12 March 2021 - Deborah Wilkes
An application to change the status of allopurinol for preventing gout will be considered at the next meeting of New Zealand's Medicines Classification Committee (MCC). Applications involving choline salicylate, hyaluronidase and ibuprofen will also be evaluated.
Natalie Gauld, the switch specialist behind the initiative, told OTCToolbox this was a “first-in-world switch application”.
If the application is successful, allopurinol will be reclassified from a “prescription medicine” to a “prescription medicine except when” provided by pharmacists with special training.
Pharmacists will have to complete gout training with the Pharmaceutical Society of New Zealand and can only provide the medication to a person who has previously been prescribed allopurinol tablets to prevent gout.
Gauld’s application says the change in classification will make “first-line preventative medication (allopurinol) more accessible to help overcome the low rate of long-term preventative management for gout”.
The application points out that gout affects 13% of people aged 65 years and over in New Zealand, and 6% of people aged 45-64 years. This is in part because of the genetic predisposition to gout in Maaori and Pacific peoples.
“Treatment is usually lifelong but is often stopped early because it is inconvenient to attend the doctor,” adds the application.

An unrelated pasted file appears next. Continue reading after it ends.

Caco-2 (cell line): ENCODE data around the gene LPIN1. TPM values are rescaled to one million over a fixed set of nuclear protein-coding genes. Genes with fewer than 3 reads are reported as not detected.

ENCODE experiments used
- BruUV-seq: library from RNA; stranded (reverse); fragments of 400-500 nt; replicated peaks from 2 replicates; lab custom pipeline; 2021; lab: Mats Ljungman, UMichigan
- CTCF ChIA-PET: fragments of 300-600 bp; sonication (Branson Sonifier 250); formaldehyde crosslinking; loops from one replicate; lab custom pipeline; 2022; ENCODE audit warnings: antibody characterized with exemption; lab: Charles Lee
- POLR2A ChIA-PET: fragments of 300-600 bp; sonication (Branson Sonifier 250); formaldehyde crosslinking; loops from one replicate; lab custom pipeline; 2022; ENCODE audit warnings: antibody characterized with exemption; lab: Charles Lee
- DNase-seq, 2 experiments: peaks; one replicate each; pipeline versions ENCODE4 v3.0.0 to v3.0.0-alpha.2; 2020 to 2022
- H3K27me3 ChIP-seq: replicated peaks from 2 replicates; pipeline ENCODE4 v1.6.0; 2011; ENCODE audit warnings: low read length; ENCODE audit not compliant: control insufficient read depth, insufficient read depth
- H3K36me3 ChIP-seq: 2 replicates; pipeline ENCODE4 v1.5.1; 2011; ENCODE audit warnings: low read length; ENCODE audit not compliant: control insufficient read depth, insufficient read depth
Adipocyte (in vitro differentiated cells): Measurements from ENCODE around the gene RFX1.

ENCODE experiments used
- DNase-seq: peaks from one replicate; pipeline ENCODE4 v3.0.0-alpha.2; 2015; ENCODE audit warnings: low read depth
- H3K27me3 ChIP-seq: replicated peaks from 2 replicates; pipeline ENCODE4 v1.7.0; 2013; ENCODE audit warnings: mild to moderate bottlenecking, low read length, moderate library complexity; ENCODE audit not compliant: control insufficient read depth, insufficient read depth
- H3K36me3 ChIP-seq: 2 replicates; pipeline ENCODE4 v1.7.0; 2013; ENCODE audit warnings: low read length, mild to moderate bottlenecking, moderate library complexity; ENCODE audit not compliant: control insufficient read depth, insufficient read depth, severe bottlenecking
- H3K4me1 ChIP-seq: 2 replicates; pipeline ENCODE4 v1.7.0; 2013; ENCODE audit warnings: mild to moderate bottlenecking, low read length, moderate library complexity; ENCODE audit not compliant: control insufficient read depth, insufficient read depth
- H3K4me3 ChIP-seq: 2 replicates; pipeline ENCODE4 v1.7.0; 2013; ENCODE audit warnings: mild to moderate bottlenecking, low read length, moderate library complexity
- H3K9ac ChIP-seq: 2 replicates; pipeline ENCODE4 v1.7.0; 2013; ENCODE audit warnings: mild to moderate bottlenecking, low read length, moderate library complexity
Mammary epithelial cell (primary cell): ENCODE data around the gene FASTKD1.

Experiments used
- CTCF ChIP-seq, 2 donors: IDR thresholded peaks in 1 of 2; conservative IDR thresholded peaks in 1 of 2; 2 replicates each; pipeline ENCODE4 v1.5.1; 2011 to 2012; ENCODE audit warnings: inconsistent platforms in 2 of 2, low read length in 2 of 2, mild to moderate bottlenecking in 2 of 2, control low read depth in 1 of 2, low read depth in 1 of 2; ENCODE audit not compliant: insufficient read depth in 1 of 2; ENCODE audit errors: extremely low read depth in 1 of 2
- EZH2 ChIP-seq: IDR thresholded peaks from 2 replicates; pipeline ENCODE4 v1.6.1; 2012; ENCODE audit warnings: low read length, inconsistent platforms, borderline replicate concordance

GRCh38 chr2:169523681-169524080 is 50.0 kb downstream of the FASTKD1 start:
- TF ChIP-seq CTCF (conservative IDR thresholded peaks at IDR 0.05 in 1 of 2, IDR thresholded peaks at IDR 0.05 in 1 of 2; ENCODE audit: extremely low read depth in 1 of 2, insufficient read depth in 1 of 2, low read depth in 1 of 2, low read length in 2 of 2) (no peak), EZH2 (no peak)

The change will apply to 100mg and 300mg tablets for management of primary gout or secondary hyperuricaemia associated with chronic gout.
The application notes that “DP-Allopurinol is the only brand that is currently funded in New Zealand”. It comes in 100mg and 300mg tablets.
Other changes on the agenda
At its next meeting on 11 May 2021, the MCC will also consider an application to reclassify topical oral benzocaine, tetracaine hydrochloride, lidocaine and prilocaine from a prescription medicine to a “prescription except when” classification. The application was submitted by the Dental Council of New Zealand and covers use by oral health therapists and dental therapists registered with the Council.
At the meeting, the MCC will also consider an application from AFT Pharmaceuticals to reclassify 300mg ibuprofen from a prescription medicine to a pharmacy-only medicine for oral use in powder form.
It will also consider an application to reverse-switch hyaluronidase from a general-sale medicine to a prescription medicine. The submission was made by the New Zealand Society of Cosmetic Medicine.
Meanwhile, New Zealand’s medicines agency, Medsafe, is seeking the reclassification of choline salicylate from a general-sale medicine to a pharmacy-only medicine. The reclassification would apply to choline salicylate when used for infant teething.